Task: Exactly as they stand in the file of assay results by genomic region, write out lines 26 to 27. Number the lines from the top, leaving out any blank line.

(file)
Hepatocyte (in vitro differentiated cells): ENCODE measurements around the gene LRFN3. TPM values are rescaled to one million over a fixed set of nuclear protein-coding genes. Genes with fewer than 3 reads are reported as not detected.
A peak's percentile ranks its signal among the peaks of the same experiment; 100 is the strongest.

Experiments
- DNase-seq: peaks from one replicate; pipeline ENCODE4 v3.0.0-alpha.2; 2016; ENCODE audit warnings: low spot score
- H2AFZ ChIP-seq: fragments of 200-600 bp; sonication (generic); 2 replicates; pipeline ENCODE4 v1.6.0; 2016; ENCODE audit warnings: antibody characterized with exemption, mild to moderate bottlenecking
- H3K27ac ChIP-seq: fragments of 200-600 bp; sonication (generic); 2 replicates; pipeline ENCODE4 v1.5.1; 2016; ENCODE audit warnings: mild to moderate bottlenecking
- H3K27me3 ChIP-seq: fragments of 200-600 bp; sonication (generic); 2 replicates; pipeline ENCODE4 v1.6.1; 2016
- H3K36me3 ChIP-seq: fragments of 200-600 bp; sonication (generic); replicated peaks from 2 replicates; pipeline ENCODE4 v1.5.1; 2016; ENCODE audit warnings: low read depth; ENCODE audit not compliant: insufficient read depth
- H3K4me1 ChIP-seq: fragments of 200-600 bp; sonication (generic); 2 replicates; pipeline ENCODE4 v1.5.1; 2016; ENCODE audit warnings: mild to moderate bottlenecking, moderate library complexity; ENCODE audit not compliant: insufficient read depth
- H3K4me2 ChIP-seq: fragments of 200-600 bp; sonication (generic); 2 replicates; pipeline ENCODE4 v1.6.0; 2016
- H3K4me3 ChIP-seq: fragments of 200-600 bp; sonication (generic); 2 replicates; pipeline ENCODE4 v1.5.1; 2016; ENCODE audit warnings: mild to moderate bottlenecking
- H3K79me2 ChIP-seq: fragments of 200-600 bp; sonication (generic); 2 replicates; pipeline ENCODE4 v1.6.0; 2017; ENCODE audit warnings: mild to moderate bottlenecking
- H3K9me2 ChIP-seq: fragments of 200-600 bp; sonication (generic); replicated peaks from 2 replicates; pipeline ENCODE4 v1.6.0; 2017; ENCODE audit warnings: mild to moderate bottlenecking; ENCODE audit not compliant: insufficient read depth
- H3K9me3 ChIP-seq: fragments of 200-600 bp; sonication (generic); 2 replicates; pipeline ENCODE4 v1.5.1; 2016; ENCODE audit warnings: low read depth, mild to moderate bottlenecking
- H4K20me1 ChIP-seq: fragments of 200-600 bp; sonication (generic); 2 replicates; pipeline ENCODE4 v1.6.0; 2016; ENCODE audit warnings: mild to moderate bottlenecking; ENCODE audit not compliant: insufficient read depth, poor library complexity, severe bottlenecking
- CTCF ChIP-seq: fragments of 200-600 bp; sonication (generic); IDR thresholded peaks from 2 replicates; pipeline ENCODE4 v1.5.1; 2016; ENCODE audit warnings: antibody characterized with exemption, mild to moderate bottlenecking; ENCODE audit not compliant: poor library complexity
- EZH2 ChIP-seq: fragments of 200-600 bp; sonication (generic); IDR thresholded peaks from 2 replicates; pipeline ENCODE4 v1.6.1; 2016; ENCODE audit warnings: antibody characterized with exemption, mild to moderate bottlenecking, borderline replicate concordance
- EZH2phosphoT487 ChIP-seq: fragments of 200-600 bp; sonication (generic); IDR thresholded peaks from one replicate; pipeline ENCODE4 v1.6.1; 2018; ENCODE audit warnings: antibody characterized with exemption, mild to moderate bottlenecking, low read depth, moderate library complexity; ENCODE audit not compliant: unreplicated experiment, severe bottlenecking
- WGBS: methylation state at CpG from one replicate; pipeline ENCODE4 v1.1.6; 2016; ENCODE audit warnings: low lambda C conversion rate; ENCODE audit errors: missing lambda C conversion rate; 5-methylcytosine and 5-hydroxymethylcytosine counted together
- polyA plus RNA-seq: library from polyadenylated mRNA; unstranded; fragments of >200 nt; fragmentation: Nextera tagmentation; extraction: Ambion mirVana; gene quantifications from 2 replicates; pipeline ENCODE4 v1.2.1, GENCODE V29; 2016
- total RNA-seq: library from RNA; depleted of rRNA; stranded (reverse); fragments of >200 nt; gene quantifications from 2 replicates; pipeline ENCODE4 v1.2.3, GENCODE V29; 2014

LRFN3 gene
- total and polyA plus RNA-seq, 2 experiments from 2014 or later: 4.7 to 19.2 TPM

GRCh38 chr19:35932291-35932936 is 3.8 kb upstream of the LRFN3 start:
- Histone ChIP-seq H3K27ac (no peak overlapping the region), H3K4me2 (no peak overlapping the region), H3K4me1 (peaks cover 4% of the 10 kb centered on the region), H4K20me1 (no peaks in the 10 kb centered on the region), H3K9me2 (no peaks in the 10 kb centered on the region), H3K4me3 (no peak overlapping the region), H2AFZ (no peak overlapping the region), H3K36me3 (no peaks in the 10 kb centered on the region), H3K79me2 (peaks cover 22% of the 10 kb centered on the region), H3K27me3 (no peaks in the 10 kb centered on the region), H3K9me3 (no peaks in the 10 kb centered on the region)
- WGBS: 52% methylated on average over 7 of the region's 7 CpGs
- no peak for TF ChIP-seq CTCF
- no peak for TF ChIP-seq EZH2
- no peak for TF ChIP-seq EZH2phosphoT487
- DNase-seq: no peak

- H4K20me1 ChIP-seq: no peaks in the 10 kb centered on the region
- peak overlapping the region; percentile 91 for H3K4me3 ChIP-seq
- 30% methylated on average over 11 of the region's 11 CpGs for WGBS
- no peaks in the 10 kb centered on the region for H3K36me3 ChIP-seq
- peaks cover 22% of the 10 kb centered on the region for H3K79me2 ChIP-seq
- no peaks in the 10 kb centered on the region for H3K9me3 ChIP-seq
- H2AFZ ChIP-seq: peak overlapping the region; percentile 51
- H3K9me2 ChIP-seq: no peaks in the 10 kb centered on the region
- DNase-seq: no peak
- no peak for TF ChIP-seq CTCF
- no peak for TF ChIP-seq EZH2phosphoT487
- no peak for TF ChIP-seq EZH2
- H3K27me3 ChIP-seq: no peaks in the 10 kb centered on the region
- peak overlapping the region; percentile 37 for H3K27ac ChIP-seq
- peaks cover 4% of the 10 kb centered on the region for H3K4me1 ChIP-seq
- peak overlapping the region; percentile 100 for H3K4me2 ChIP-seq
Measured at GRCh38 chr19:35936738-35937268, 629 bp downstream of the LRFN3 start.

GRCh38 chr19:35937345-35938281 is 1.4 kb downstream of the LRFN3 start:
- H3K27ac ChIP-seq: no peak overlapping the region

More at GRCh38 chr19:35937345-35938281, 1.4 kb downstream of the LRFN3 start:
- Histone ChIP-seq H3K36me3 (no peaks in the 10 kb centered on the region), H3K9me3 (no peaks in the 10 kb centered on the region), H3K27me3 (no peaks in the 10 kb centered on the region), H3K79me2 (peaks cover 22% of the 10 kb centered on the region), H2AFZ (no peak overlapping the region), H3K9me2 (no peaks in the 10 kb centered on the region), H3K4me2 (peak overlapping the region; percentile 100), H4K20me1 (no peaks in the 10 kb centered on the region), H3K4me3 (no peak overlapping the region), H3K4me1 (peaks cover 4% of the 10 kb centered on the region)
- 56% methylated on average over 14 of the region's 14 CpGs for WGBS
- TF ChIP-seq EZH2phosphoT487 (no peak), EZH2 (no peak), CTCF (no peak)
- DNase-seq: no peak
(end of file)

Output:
- WGBS: 52% methylated on average over 7 of the region's 7 CpGs
- no peak for TF ChIP-seq CTCF